|52nd Fighter Wing|
|Part of||United States Air Forces in Europe - Air Forces Africa|
|Garrison/HQ||Spangdahlem Air Base|
|Motto(s)||"Seek, Attack, Destroy"|
Distinguished Unit Citation |
Air Force Outstanding Unit Award with V Device
|Colonel David J. Julazadeh|
|Victor E. Renuart Jr.|
|Wing badge||Quarterly per fess nebuly, first and fourth argent, each charged with a dagger in pale point downward gules, hilt and pommel of the same, grip or; second quarter azure; third quarter, sable.|
The 52nd Fighter Wing (52 FW) is a wing of the United States Air Force stationed at Spangdahlem Air Base, Germany. It was activated in 1948, but derives significant elements of its history from the predecessor Second World War 52nd Fighter Group, which is now the 52nd Operations Group, subordinate to the wing.
52d Fighter Wing is the official military nomenclature of the unit and it is commonly referred to as the 52nd Fighter Wing. It is often interchanged within military writing and speech, either way, without a specific choice of nomenclature. The Air Force Instruction Publication (Air Force Instruction 38-101), Chapter 5; "Procedures for Naming and Numbering Units", figure 5.1, gives an example of using 2nd Bomb Wing, and section 5.4.2; "Unit Kind", gives an example of 3rd Wing. Section 5.3.4. - Reserves numbers 101 through 299 for Air National Guard units giving position for the unit numbering.
The 52 FW maintains, deploys and employs F-16CJ and A/OA-10 aircraft and TPS-75 radar systems in support of NATO and the national defense directives. The wing supports the United States Air Forces in Europe - Air Forces Africa (USAFE-AFAFRICA), Supreme Allied Commander Europe with mission-ready personnel and systems providing expeditionary air power for suppression of enemy air defenses, close air support, air interdiction, counter-air, air strike control, strategic attack, combat search and rescue, and theater airspace control. The wing also supports contingencies and operations other than war as required.
The wing conducts operations at Spangdahlem Air Base, Germany, one of 16 major operating locations in USAFE. The wing is authorized for about 5,560 active-duty members and about 210 Department of Defense civilians. The wing is organized with four groups responsible for operations, maintenance, mission support and medical operations, and has headquarters staff.
In concert with USAFE wings at Ramstein Air Base, Germany, the 52nd Fighter Wing directly supports the strategic mobility mission once conducted at Rhein-Main Air Base, Germany. The wing provides logistics support for C-17 Globemaster III and C-5 Galaxy aircraft, crew, passengers and cargo to sustain air mobility operations throughout Europe, Africa and Southwest Asia.
The 52nd Fighter Wing also supports USAFE's Joint Fires Center of Excellence, whose mission is to conduct joint and combined training focused on the effective integration and application of tactical fires.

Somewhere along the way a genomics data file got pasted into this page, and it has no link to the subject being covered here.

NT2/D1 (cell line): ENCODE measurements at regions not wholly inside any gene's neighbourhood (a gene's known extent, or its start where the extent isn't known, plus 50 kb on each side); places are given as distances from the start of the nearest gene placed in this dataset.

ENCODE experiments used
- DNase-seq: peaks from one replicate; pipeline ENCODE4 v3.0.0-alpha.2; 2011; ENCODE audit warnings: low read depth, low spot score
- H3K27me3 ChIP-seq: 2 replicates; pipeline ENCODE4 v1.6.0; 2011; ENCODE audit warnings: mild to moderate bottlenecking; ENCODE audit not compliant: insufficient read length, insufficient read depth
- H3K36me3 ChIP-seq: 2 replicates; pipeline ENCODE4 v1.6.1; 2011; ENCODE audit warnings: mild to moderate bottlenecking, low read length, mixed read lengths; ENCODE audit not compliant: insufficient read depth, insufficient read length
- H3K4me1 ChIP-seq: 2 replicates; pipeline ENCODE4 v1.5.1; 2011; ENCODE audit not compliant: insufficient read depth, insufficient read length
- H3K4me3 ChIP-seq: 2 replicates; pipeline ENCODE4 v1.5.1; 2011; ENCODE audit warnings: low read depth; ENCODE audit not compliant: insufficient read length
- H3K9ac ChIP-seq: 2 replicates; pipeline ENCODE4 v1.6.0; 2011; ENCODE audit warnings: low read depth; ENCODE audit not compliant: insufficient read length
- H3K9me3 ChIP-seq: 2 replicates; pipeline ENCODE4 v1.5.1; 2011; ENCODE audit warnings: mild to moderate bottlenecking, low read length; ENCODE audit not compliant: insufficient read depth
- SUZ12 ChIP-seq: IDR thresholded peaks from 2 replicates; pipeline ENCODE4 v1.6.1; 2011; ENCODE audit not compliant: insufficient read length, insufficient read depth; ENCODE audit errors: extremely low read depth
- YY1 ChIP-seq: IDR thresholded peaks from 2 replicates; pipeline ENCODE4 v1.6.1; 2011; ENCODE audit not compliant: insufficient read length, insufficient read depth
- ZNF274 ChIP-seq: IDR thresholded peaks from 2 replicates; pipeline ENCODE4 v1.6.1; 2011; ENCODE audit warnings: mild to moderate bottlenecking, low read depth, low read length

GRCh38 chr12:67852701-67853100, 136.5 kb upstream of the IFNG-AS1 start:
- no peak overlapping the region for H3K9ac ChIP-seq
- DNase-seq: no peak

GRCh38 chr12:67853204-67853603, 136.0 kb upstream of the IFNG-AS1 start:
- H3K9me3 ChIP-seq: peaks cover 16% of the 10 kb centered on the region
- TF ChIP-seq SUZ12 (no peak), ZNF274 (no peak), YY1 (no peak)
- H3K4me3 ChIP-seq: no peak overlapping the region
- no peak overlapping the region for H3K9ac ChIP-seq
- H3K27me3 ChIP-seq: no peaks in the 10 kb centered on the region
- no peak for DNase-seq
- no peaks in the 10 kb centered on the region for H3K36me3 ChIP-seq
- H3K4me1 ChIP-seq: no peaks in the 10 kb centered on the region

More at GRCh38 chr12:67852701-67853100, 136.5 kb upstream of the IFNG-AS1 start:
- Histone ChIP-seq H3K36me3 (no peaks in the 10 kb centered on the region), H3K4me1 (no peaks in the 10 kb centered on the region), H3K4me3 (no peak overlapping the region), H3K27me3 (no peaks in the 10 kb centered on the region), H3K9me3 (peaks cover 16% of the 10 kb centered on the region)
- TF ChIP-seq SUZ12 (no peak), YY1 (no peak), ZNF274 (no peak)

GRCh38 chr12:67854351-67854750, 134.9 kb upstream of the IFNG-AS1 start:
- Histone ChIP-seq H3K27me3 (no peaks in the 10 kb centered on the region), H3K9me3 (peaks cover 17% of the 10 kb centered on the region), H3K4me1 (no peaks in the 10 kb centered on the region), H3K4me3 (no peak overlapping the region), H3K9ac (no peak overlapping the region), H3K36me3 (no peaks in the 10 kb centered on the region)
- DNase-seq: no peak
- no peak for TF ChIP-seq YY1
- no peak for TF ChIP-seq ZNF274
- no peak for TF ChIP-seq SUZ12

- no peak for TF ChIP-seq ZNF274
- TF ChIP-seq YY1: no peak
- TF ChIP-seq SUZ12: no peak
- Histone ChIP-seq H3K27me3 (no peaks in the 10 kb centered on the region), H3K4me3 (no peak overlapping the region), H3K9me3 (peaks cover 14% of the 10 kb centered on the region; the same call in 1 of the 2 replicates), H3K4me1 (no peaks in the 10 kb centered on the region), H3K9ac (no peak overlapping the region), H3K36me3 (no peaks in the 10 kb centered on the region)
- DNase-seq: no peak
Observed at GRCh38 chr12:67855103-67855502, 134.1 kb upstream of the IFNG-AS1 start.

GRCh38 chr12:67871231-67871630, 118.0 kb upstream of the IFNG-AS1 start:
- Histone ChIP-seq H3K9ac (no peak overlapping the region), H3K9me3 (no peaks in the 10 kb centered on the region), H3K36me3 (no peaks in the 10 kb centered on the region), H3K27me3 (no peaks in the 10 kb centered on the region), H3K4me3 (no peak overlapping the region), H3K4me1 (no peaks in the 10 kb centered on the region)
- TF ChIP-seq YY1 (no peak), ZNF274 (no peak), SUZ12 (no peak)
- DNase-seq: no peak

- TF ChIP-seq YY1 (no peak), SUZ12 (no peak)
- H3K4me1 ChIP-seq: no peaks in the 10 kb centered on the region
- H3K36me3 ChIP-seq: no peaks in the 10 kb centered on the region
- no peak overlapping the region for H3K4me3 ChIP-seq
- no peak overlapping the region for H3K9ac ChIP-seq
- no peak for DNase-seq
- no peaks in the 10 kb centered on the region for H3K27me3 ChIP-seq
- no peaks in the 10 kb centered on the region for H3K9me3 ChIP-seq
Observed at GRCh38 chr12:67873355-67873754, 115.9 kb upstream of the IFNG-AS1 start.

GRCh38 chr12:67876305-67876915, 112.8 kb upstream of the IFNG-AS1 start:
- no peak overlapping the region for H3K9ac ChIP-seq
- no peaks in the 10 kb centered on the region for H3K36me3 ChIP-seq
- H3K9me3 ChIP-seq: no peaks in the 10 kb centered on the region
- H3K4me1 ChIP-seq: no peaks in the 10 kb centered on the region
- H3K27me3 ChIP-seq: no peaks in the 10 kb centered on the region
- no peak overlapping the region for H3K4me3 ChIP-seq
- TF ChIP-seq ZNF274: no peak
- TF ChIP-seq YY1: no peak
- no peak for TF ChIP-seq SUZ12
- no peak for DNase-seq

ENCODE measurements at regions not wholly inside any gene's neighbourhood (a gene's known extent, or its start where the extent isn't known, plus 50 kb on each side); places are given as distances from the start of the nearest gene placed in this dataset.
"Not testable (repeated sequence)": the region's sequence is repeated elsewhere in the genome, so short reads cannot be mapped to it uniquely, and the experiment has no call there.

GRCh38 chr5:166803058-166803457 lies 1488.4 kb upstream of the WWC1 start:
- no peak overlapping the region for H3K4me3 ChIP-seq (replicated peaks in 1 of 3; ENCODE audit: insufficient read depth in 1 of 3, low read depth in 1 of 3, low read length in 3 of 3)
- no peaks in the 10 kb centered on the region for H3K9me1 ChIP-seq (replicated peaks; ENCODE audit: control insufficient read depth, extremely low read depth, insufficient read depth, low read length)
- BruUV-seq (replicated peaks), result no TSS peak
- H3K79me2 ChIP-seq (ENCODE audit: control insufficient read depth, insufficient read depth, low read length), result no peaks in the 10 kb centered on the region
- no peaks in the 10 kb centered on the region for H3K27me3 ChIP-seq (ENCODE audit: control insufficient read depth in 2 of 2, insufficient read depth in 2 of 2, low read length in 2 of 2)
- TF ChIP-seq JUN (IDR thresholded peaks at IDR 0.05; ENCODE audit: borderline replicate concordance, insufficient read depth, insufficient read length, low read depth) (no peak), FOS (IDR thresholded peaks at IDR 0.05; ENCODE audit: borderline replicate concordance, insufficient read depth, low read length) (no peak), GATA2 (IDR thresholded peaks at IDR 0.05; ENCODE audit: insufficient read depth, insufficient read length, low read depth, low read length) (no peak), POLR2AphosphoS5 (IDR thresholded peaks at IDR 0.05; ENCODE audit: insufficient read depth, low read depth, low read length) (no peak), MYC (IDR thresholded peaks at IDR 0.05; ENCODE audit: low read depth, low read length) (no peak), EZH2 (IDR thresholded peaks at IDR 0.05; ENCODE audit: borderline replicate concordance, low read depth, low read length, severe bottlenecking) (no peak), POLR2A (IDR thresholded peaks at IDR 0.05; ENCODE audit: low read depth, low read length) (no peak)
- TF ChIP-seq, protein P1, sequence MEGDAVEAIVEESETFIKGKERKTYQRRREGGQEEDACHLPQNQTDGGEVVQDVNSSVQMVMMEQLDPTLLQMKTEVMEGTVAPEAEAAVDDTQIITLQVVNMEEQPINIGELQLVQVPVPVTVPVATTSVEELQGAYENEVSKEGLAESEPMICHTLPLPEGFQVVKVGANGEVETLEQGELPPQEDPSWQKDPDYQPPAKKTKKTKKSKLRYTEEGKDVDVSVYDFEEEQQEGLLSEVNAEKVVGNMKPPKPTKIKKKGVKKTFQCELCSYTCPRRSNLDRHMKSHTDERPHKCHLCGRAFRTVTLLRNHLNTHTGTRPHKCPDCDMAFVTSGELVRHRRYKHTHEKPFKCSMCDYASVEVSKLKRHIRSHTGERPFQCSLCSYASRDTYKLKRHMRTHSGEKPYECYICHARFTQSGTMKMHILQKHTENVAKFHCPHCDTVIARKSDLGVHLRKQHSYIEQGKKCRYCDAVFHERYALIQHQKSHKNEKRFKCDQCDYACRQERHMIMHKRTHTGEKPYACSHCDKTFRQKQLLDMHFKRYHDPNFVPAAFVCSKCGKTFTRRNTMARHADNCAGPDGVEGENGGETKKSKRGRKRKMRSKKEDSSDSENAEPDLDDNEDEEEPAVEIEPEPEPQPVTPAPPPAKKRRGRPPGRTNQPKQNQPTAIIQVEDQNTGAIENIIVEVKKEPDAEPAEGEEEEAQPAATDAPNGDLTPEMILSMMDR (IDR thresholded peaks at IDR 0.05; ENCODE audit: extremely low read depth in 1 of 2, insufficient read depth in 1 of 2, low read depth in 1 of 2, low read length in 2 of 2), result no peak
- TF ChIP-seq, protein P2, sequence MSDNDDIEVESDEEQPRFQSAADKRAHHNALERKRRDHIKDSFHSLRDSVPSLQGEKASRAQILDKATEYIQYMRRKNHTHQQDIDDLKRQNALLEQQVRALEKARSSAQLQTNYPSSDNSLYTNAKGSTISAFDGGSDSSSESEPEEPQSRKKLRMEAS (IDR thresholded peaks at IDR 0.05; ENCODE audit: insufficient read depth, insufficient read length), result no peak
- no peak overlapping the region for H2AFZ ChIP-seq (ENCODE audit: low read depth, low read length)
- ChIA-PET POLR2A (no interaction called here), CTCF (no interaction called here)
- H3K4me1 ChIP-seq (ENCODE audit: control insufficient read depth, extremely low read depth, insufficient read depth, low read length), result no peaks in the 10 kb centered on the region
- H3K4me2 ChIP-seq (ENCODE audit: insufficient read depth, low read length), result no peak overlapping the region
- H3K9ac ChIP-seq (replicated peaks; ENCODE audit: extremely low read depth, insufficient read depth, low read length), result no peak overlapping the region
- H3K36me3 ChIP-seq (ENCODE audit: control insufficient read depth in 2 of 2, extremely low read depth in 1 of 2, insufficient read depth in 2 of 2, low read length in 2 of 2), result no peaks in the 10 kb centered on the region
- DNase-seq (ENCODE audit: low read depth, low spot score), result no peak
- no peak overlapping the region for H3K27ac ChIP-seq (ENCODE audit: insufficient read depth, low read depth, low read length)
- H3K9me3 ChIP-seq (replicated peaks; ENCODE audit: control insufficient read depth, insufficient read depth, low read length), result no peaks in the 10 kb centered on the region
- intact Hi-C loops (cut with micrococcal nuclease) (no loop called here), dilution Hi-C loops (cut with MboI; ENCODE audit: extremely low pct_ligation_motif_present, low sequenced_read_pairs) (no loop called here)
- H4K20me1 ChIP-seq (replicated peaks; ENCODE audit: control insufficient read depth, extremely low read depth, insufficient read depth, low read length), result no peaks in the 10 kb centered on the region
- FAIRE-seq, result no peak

52nd Operations Group (52 OG)
- 52nd Operations Support Squadron (52 OSS)
- 81st Fighter Squadron (81 FS); inactive
- 480th Fighter Squadron (480 FS)
- 606th Air Control Squadron (606 ACS)
52nd Maintenance Group (52 MXG)
- 52nd Aircraft Maintenance Squadron (52 AMXS)
- 52nd Maintenance Operations Squadron (52 MOS)
- 52nd Equipment Maintenance Squadron (52 EMS)
- 52nd Component Maintenance Squadron (52 CMS)
52nd Medical Group (52 MDG)
- 52nd Aerospace Medicine Squadron (52 AMDS)
- 52nd Dental Squadron (52 DS)
- 52nd Medical Operations Squadron (52 MDOS)
- 52nd Medical Support Squadron (52 MDSS)
52nd Mission Support Group (52 MSG)
- 52nd Civil Engineer Squadron (52 CES)
- 52nd Communications Squadron (52 CS)
- 52nd Contracting Squadron (52 CONS)
- 52nd Force Support Squadron (52 FSS)
- 52nd Logistics Readiness Squadron (52 LRS)
- 52nd Security Forces Squadron (52 SFS)
- 470th Air Base Squadron (470 ABS) NATO Air Base, Geilenkirchen, Germany
52nd Munitions Maintenance Group (52 MMG) (custody and storage of tactical nuclear weapons)
- 701st Munitions Support Squadron (701 MUNS) Kleine Brogel Air Base, Belgium
- 702nd Munitions Support Squadron (702 MUNS) Buechel Air Base, Germany
- 703rd Munitions Support Squadron (703 MUNS) Volkel Air Base, Netherlands
- 704th Munitions Support Squadron (704 MUNS) Ghedi Air Base, Italy
- See 52nd Operations Group for World War II lineage and history
Established as the 52nd Fighter Wing, All Weather, on 10 May 1948, the wing served in the United States as an air defense unit in the northeastern United States from 1947 until the end of 1968.
The 52nd was reactivated on 18 August 1955 and designated 52nd Fighter Group (Air Defense). It was assigned to Air Defense Command and equipped with F-86 Sabre aircraft. It served once more as an air defense unit in the northeastern United States.